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A man, a mop, a year, and an app (thestartuptoolkit.com)
257 points by robfitz on Dec 28, 2011 | hide | past | favorite | 27 comments

Disclaimer: I own the development company that built Aeir Talk for equity.

If there's anyone who can be labeled a "hustler", it's Joe Hill.

First, he had to sell us on the idea - we get a ton of people who want us to take equity stakes in lieu of cash, and we almost always turn them away. But not Joe. He had tapped the few investors in our area (Hampton Roads, Virginia) and came up short. Our area is pretty conservative, and investing usually is restricted to real estate and other safe bets. But we heard him out and realized that even though he had no business background, no history of successful exits, or any other factors that mitigate risk, he had passion and an amazing story (along with board positions in a few autism societies).

He partnered with EVMS, a local medical school, along with a few speech pathologists with one goal: to bring Apple-like simplicity to medical products. He took the graveyard shift at a local Marriott, and managed to support his wife and two special-needs children WHILE working out of our office during the day.

He launched his app last month at Start Norfolk, a regional startup weekend we put together. If you really want to be inspired, check out the launch video: http://www.youtube.com/watch?v=W2WLc1LszZ0&list=UUdXCw6_...

> He took the graveyard shift at a local Marriott, and managed to support his wife and two special-needs children WHILE working out of our office during the day.

He is undoubtedly a hustler, but above all he sounds like a great man.


Would you mind explaining what you mean by "hustler"? I realize it's not the effect you're going for, but I can't help but picture a drug pusher or shady Wall Street-type when I see that word.


Disclaimer: I am the founder of Aeir Talk. Thanks to all who have read the article so far. It's a great joy to see Aeir Talk be so well received and see that it helping a lot of people. Feel free to reach out if you want more information, also the app is at aeirtalk.com if you want to see it. Thanks again everyone.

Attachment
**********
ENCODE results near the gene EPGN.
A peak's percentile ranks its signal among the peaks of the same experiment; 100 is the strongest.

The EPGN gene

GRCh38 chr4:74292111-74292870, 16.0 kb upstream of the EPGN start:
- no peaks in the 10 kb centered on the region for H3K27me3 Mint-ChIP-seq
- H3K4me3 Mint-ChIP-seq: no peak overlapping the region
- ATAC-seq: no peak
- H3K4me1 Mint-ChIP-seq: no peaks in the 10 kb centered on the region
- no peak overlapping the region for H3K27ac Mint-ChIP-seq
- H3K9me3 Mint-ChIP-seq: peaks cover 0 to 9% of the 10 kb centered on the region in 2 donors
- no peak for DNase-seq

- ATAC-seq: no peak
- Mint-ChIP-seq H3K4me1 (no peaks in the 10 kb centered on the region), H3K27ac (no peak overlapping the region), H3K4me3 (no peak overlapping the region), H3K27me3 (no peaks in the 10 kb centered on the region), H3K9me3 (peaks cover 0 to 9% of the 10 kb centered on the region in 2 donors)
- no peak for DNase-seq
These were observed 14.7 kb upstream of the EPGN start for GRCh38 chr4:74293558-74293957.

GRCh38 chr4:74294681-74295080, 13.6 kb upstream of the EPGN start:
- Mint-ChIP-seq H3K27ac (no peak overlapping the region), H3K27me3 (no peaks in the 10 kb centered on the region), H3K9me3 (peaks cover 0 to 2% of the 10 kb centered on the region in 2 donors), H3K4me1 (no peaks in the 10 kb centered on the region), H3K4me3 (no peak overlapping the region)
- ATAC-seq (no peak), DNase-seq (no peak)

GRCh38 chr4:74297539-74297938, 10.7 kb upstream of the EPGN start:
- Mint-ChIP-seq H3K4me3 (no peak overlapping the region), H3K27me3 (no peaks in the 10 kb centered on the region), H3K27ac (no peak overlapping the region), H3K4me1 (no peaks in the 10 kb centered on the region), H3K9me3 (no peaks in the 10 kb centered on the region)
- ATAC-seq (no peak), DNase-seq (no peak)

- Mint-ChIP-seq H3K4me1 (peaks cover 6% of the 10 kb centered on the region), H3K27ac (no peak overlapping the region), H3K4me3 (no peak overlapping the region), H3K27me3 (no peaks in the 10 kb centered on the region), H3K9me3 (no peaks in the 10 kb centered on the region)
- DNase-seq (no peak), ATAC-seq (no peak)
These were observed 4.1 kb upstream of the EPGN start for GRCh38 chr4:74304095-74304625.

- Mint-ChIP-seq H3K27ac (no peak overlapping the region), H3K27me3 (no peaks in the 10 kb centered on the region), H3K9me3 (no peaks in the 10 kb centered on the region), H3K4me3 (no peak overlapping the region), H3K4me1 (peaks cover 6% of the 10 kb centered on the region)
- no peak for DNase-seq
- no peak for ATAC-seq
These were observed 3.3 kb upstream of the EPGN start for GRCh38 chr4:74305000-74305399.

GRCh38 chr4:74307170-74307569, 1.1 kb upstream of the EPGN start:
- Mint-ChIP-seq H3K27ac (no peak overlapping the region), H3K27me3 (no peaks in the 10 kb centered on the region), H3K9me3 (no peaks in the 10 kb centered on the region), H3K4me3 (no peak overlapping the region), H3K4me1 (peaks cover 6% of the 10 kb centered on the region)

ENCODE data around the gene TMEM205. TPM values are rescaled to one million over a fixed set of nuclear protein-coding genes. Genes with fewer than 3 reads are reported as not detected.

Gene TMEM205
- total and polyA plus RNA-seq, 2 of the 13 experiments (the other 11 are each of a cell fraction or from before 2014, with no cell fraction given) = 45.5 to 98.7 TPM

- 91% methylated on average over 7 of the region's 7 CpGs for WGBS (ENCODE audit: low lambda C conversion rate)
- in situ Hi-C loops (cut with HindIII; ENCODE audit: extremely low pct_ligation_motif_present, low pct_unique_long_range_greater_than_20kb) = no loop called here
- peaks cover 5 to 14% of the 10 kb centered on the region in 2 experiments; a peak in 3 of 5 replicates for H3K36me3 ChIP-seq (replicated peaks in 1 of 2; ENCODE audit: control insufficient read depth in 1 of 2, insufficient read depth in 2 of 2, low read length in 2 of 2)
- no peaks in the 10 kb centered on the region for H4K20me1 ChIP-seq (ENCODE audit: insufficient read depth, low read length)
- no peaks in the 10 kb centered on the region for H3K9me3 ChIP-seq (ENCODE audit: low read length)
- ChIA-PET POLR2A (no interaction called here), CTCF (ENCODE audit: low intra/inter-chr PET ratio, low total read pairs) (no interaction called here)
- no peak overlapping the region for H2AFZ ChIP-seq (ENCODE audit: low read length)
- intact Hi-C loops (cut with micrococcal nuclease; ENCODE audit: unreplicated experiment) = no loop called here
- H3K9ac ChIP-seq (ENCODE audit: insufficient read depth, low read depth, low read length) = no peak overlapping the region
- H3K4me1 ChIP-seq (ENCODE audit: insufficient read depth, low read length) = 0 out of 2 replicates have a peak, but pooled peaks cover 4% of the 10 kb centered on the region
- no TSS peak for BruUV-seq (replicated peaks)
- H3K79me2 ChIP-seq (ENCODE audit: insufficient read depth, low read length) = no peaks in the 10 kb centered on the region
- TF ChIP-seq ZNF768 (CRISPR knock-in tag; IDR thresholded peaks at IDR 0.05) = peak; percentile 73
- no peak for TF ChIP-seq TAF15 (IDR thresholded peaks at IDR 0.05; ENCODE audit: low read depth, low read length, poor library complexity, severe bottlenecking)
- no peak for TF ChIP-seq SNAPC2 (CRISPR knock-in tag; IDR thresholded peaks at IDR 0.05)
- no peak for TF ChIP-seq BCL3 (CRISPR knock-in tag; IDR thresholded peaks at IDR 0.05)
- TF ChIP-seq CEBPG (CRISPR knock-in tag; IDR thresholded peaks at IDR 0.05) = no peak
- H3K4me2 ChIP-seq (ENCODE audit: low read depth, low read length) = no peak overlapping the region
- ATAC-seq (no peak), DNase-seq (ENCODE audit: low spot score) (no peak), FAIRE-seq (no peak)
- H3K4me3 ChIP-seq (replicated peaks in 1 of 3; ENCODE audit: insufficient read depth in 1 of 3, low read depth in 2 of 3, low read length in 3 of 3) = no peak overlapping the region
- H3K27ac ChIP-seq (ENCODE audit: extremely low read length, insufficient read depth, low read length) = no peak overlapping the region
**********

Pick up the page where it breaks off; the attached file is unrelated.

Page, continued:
At what age/level did the therapists find this helpful? My son is currently in autism therapy I have noticed therapists using polaroids so I can see where this would be useful.

To be honest any age group can use this. You can make the flash card's as hard or as easy as you want. One of our customers purchased the app for her 14 year old child. You can read her son's reaction here: http://hamptonroads.com/2011/12/chesapeake-father-creates-ap...

We are brand new but the feedback I am getting from therapists working in the age group 18 months - 10 years and in the moderate to severe category of Autism. Older children with higher ranges of Autism are still using the app. Rather than words however, they are using it for social interaction (learning visual and emotional cues) through the flash cards.

Hey Joe -- thanks for taking the time to share your story w/ me. Both the tale & the app are great.

Hopefully the HN crowd can figure out how to help in some other wonderful & unexpected ways ;) (hint hint)

Thanks Rob. I would be more than receptive to any help given. :)

Pleasant surprise waking up to see this as the top story on HN. I work with We Are Titans (the company that developed Aeir Talk in exchange for equity) and did most of the technical development (along with @nickmjones) on what became the final product. Feel free to ask or reach out if you've got any questions about that side of things.

This actually seems like a much bigger market than just autistic children. I would imagine that many parents that have iPad-crazed kids would would gladly give their kids an app to learn new words instead of Angry Birds. A child would probably be more interested and learn faster if it was Mom's voice talking instead of a robot.

Another interesting case that comes to mind is how Clay Christiansen, author of Innovator's Dilemma, used Rosetta Stone to practice speaking again after having a stroke.

I would imagine too that you could scale pretty quickly by allowing users to create Flashcard sets, and then other users can buy the flash card sets and rate them. This could turn into a crowdsourced Rosetta Stone pretty quickly.